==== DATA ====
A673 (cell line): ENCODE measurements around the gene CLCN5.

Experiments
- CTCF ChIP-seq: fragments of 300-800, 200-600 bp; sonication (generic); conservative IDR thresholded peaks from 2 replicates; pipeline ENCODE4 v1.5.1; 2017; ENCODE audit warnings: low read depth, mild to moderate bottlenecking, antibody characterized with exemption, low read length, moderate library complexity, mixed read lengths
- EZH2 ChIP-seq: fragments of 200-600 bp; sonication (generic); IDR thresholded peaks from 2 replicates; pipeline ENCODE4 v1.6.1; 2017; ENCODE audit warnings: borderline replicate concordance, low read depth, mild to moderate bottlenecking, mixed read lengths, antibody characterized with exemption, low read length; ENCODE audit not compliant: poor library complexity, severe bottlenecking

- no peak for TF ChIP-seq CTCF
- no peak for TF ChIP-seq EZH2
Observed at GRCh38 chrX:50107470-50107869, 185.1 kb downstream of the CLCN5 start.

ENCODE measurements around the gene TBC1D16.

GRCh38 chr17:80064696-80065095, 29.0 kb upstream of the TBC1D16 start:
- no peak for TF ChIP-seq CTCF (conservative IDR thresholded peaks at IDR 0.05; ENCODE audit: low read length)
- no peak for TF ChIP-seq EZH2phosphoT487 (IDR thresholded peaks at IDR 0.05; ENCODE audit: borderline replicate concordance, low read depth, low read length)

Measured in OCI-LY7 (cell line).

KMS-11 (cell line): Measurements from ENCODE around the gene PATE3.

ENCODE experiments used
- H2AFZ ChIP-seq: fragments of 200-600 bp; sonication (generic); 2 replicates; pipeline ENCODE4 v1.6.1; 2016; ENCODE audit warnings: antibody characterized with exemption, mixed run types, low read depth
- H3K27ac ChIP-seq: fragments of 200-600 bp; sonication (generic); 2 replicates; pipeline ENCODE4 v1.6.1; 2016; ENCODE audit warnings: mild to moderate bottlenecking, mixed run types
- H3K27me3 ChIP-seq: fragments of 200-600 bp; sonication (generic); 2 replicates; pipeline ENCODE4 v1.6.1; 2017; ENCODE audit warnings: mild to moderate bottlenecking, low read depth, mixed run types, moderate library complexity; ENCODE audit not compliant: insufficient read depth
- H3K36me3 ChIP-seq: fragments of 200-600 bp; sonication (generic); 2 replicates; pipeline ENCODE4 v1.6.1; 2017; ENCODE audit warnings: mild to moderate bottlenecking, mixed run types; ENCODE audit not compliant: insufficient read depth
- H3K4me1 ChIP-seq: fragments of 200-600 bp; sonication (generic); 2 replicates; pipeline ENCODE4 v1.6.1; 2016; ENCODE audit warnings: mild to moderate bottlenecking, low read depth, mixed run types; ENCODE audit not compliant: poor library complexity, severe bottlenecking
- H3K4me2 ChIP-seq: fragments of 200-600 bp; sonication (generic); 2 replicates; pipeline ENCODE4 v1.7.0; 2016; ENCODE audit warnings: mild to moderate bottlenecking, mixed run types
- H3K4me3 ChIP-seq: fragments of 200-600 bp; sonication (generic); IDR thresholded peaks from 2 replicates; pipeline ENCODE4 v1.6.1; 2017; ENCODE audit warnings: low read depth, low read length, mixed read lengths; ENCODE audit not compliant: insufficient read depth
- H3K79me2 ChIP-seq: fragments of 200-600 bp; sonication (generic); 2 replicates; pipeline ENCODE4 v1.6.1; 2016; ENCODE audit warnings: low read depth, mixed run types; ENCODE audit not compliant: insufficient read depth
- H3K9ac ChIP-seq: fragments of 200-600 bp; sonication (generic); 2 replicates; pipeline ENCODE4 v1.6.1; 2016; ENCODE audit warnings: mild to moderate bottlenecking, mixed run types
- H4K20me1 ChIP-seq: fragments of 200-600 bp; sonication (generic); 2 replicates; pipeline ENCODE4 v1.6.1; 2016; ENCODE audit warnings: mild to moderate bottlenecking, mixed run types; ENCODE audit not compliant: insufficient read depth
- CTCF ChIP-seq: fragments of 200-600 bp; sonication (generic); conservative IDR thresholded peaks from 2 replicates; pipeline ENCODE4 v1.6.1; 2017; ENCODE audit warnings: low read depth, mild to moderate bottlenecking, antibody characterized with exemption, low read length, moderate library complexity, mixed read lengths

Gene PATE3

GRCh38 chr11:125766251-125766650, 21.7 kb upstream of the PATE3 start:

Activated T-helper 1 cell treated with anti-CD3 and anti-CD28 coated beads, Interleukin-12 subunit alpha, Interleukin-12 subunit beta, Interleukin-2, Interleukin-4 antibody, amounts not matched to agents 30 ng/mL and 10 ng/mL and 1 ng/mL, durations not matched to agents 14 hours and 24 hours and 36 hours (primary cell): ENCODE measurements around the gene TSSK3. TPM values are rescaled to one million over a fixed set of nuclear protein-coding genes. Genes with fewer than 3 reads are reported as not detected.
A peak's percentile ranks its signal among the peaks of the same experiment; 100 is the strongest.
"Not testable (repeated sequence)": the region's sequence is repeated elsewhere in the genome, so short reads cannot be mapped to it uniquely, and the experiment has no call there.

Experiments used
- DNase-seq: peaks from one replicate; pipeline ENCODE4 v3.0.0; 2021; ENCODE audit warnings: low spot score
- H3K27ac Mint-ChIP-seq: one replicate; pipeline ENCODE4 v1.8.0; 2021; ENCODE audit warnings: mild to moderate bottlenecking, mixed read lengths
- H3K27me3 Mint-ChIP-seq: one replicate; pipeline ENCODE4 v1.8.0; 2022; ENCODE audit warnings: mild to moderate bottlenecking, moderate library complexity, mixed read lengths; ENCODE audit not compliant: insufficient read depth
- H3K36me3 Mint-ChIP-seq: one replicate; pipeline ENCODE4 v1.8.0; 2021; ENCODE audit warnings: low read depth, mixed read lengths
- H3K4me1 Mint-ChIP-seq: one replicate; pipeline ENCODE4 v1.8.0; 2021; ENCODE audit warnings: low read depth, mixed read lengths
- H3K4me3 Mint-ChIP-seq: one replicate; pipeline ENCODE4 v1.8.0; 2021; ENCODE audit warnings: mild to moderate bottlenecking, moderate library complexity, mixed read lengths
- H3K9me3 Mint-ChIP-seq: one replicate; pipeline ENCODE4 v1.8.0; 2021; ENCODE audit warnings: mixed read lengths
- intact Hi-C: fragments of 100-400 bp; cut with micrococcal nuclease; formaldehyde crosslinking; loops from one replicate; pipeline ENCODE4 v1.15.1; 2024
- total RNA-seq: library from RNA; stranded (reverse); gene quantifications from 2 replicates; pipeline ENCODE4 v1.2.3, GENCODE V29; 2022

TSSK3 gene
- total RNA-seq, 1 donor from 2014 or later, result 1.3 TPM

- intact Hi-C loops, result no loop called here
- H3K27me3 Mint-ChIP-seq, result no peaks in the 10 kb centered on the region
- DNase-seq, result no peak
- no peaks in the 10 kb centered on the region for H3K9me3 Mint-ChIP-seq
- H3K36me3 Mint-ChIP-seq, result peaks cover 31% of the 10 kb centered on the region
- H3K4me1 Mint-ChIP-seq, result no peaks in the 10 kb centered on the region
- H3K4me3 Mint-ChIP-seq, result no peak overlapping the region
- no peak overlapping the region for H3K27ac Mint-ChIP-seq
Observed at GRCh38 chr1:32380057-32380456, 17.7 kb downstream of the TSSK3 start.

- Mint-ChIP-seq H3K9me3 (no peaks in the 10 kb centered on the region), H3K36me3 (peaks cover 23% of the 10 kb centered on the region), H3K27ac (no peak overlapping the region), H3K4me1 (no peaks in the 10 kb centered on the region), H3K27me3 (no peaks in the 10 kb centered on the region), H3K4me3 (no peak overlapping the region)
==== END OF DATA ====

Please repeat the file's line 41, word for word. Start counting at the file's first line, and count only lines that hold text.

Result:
TSSK3 gene